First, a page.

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The Turbulent Evolution of Twitter under Elon Musk’s Command

The news of Elon Musk acquiring an unprofitable Twitter at a staggering USD 44 million sent ripples across the tech world on October 28, 2022. The Tesla and SpaceX CEO appears to be making bold moves to recoup his investments, with drastic strategies that include sweeping layoffs and demanding work schedules for the remaining staff, pushing them towards 12-hour shifts without rest days. Musk’s tactics also proposed monetizing Twitter’s verification process, suggesting a USD 8 per month fee for the previously free blue verification tick – a feature that has since been reevaluated after a surge of fake accounts exploited the system.

The social media behemoth, with roughly 23.6 million users in India alone as of January 2022, garners only a fractional slice of its revenue from the country. The fiscal year 2021 saw Twitter’s Indian entity amassing Rs 86.39 crore, merely 0.23 percent of its global intake. Despite a revenue jump of about 82 percent the following year, the company recorded a net loss of Rs 31.84 crore in India for FY22.

The platform’s ongoing transformation under Musk’s rule has become a daily headline, leading us to delve into the perspectives of a long-time user. We reached out to Naina Redhu, who is believed to be the first Indian to join Twitter, for insights into the 16-year journey she has experienced with the platform and her thoughts on the seismic changes Musk is implementing.

In an exclusive interview, Naina reminisces about signing up in 2006 when Twitter was still in its nascent stage named TWTTR. Hailing from Mumbai and deeply engrossed in the burgeoning internet and blogging culture, she quickly joined the microblogging site. Initially, she recalls, the platform seemed to cater predominantly to an American audience, leaving her feeling isolated as a user from India.

The distinction of possibly being the first Indian Twitter user dawned on her after someone pointed to a list of initial Twitter sign-ups lacking Indian names. Although never officially affirmed, this belief followed her throughout her years on the platform.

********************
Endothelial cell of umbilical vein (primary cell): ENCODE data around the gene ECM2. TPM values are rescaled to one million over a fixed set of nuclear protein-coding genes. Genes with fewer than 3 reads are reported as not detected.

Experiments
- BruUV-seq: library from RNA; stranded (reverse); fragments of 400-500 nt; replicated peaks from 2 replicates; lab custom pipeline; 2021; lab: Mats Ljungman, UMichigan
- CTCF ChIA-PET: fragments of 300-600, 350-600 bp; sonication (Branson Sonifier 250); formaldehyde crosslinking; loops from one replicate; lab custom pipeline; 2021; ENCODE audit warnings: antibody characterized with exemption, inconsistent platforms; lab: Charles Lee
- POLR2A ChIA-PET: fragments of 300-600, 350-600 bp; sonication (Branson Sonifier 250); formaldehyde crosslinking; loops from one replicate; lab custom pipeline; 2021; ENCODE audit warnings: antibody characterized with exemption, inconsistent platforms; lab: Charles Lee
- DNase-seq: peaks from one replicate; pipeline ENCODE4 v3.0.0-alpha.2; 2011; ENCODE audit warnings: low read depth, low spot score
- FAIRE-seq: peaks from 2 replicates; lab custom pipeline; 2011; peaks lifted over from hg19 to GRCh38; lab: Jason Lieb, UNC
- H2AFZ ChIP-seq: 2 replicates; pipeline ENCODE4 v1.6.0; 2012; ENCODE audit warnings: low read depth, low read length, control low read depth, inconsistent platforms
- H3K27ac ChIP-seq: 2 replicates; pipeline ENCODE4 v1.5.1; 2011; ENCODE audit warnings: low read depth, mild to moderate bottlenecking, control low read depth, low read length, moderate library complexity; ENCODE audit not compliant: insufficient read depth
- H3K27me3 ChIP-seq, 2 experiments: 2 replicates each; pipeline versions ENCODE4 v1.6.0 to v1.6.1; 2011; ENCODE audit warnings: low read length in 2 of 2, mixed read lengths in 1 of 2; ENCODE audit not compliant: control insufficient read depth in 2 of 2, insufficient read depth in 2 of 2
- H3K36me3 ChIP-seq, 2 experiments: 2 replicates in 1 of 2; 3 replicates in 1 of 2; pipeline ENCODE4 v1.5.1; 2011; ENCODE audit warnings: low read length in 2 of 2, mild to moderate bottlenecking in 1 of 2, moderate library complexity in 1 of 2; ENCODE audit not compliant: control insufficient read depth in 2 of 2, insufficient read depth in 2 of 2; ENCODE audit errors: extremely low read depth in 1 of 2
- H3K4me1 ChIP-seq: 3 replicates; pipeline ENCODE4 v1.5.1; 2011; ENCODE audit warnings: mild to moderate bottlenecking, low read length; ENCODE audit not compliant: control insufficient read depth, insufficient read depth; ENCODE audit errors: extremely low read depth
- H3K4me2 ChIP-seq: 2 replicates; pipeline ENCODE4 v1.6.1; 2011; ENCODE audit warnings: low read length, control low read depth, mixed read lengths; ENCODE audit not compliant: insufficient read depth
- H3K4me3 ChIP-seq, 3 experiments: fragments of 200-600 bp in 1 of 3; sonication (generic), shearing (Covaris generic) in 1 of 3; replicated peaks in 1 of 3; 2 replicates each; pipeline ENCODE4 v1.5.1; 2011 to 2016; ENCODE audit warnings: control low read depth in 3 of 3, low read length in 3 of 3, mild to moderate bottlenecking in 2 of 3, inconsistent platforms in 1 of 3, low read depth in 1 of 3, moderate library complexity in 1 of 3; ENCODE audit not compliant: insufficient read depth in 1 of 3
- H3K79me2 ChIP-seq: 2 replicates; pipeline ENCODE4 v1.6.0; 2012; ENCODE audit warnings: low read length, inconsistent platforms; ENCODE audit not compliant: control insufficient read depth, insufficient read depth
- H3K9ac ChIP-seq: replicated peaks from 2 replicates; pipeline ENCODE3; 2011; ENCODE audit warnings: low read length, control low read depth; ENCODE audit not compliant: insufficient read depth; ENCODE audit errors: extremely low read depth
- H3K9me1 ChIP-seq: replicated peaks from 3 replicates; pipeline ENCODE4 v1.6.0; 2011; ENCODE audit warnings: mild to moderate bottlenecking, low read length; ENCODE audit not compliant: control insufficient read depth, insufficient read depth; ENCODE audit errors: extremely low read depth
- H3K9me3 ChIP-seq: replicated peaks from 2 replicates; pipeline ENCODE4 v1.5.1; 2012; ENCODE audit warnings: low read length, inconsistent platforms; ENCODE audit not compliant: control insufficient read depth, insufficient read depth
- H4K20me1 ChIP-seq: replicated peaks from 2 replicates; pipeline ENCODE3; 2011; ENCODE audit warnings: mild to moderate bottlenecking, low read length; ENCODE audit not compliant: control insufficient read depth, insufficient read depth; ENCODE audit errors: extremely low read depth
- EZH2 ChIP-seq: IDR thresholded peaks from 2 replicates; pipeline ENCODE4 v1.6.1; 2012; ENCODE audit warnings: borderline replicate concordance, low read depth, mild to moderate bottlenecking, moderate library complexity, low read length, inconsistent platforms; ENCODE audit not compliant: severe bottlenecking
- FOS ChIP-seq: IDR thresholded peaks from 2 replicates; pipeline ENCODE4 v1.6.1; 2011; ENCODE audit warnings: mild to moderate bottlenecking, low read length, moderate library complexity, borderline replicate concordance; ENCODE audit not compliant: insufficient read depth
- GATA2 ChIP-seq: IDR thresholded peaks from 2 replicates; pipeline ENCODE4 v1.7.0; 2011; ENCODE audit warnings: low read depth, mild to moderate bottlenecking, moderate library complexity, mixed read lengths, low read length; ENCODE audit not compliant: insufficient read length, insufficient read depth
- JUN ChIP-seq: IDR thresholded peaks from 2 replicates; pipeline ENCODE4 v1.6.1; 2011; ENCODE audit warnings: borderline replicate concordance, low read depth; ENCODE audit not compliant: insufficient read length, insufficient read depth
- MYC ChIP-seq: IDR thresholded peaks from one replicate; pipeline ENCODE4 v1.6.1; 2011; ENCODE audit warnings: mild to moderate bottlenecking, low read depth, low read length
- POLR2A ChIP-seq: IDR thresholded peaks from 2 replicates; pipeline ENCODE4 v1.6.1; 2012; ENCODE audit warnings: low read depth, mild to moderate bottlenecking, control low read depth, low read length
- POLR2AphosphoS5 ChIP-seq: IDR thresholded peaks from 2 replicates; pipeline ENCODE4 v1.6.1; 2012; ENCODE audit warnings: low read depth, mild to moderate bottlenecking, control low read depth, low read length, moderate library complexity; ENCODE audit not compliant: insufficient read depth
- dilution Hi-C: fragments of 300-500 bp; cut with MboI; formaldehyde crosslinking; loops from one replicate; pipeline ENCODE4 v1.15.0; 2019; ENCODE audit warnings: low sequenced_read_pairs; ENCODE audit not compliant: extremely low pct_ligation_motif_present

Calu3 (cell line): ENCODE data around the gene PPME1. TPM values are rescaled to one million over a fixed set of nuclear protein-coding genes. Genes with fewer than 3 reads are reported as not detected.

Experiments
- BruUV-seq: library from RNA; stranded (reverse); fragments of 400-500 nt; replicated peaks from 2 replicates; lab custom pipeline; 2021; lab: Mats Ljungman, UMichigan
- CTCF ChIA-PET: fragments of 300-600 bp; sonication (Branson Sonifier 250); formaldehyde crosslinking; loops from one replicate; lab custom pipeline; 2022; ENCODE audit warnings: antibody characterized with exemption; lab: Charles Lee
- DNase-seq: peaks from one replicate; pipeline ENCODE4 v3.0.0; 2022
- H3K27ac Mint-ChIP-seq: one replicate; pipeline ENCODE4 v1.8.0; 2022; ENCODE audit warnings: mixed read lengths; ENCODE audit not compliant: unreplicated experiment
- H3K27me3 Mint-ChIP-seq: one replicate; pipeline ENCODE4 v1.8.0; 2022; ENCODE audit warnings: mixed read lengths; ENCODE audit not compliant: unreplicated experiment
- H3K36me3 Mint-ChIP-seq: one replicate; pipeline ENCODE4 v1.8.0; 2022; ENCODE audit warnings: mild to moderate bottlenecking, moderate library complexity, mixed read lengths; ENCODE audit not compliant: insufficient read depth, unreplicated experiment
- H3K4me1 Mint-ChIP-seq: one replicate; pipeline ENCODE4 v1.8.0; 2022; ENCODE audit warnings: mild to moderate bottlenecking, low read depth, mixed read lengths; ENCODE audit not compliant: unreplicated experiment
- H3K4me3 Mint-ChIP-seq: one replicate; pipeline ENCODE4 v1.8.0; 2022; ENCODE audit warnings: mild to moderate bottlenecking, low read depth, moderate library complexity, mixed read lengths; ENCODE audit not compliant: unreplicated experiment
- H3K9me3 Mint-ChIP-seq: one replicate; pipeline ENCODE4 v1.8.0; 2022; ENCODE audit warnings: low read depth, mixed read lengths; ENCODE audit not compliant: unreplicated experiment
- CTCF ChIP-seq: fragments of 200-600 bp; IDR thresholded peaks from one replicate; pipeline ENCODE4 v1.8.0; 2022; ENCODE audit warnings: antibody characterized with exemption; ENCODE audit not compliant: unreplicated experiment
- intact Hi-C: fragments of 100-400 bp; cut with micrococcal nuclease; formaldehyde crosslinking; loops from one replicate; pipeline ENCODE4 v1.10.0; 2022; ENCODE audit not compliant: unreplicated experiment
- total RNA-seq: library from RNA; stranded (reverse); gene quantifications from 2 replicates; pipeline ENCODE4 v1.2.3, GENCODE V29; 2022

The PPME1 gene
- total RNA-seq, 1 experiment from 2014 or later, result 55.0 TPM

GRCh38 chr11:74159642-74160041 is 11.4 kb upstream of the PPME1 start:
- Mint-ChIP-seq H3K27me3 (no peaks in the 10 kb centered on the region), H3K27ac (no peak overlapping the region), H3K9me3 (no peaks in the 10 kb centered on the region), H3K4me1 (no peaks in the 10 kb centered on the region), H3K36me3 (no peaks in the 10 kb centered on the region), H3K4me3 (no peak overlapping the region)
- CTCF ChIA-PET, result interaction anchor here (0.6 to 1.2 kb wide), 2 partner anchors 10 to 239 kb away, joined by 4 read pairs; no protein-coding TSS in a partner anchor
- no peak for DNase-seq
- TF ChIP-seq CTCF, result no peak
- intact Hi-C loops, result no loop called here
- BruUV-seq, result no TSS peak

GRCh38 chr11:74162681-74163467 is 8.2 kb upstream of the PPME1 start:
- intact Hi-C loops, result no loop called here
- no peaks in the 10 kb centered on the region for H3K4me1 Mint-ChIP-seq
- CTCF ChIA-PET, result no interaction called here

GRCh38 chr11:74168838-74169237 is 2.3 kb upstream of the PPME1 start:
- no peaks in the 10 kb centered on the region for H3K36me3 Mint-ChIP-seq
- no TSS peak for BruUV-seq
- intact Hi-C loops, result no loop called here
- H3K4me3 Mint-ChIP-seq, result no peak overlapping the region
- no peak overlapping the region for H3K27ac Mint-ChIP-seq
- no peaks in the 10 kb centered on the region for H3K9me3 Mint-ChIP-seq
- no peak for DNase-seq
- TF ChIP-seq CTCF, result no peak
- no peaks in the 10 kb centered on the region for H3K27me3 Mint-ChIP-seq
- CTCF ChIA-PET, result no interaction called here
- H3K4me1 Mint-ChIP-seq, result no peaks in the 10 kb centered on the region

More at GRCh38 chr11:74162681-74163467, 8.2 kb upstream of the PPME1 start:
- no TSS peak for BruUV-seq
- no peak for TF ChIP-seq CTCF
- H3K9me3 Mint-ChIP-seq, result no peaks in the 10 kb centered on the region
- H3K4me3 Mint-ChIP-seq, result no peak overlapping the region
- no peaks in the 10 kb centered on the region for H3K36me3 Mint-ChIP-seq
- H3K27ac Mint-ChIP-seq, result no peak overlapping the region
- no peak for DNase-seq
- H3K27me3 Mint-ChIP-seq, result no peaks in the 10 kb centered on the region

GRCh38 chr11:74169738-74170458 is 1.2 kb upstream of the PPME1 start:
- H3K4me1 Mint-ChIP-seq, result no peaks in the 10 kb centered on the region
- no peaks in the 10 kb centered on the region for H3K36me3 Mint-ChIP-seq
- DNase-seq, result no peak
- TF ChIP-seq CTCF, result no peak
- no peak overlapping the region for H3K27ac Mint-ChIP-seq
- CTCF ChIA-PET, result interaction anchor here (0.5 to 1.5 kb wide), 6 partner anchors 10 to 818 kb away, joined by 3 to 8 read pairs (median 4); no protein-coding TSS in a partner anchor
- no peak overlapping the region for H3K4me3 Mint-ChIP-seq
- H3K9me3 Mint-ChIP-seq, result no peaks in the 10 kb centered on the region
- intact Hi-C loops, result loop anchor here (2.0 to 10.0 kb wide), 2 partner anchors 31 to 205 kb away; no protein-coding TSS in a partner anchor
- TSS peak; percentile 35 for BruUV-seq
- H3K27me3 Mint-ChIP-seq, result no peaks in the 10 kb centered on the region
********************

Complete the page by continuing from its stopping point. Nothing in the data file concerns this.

Looking back, Naina notes significant changes, such as the expansion from 140 to 280 characters, which she feels diluted Twitter’s original essence. More notably, she misses the ‘Fail Whale’ image that symbolized the site’s occasional crashes due to high demand and heightened the sense of community among users. She laments the loss of this community spirit and the replacement of personal engagement with heated political debates.

Discussing the potential consequences of Musk’s proposal to charge for the blue tick, Naina expresses skepticism. She distinguishes Twitter from other subscription services like Spotify, which offers a tangible benefit of ad-free music, questioning the value that a paid verification on Twitter would add to her experience. With no definitive plan in place for the blue tick’s future role, she remains unconvinced that users, including herself, would find the new feature compelling enough to invest in.

The discussion shifts to Twitter Blue’s potential features such as the edit button and an ad-light experience. Naina, unfazed by the absence of an edit button for 16 years, debates the justification for such a subscription. Contrasting Twitter’s ad system with Instagram’s robust algorithm, she underscores Twitter’s urgent need for improvement.

As talks around alternative platforms like Koo and Mastodon emerge, Naina holds that none rival Twitter’s established audience loyalty or its pioneering role in social media. Despite potential resistance to the subscription model, she doesn’t foresee users leaving Twitter en masse. She remains intrigued by Musk’s experiments and their potential to reshape the platform.

As Musk’s Twitter continues to generate buzz among its users and in the media, Naina’s extensive history with the platform adds a layer of seasoned perspective to the ongoing debate, capturing a sense of cautious optimism for its future.

To witness the wide-ranging interview with Naina Redhu and delve deeper into her experiences and viewpoints, follow the available link to access the complete conversation.